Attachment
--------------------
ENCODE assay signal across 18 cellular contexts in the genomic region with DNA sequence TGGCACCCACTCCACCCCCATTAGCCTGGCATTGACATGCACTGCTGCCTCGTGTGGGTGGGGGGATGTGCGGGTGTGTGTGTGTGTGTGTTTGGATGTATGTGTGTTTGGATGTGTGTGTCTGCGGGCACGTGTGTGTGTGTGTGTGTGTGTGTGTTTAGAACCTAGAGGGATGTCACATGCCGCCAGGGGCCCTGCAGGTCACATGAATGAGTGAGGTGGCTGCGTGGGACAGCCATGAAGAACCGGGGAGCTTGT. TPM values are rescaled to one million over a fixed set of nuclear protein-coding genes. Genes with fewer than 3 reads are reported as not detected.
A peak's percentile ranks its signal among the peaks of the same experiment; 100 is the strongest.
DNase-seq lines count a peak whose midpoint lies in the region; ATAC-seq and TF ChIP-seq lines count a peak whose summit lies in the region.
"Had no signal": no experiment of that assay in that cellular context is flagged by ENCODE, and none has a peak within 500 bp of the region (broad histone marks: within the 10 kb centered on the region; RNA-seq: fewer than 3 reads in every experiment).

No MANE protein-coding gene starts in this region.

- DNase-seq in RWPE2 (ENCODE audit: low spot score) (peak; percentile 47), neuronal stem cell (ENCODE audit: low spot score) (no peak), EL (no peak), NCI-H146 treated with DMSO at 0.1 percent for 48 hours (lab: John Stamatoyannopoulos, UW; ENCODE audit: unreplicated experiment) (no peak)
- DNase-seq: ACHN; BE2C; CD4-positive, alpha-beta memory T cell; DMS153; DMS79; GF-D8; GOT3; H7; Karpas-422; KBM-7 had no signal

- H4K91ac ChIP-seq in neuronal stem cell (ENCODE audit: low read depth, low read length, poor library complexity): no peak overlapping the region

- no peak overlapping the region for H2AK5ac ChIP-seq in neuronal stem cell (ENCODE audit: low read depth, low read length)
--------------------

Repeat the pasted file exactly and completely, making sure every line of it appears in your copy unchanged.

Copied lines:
ENCODE assay signal across 18 cellular contexts in the genomic region with DNA sequence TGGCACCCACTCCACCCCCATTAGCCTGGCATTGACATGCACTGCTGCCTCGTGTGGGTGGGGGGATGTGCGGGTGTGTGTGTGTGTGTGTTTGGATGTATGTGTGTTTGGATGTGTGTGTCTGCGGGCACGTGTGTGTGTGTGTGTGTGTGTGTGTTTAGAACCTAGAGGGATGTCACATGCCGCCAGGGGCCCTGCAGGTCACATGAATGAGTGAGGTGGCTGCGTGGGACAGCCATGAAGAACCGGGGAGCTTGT. TPM values are rescaled to one million over a fixed set of nuclear protein-coding genes. Genes with fewer than 3 reads are reported as not detected.
A peak's percentile ranks its signal among the peaks of the same experiment; 100 is the strongest.
DNase-seq lines count a peak whose midpoint lies in the region; ATAC-seq and TF ChIP-seq lines count a peak whose summit lies in the region.
"Had no signal": no experiment of that assay in that cellular context is flagged by ENCODE, and none has a peak within 500 bp of the region (broad histone marks: within the 10 kb centered on the region; RNA-seq: fewer than 3 reads in every experiment).

No MANE protein-coding gene starts in this region.

- DNase-seq in RWPE2 (ENCODE audit: low spot score) (peak; percentile 47), neuronal stem cell (ENCODE audit: low spot score) (no peak), EL (no peak), NCI-H146 treated with DMSO at 0.1 percent for 48 hours (lab: John Stamatoyannopoulos, UW; ENCODE audit: unreplicated experiment) (no peak)
- DNase-seq: ACHN; BE2C; CD4-positive, alpha-beta memory T cell; DMS153; DMS79; GF-D8; GOT3; H7; Karpas-422; KBM-7 had no signal

- H4K91ac ChIP-seq in neuronal stem cell (ENCODE audit: low read depth, low read length, poor library complexity): no peak overlapping the region

- no peak overlapping the region for H2AK5ac ChIP-seq in neuronal stem cell (ENCODE audit: low read depth, low read length)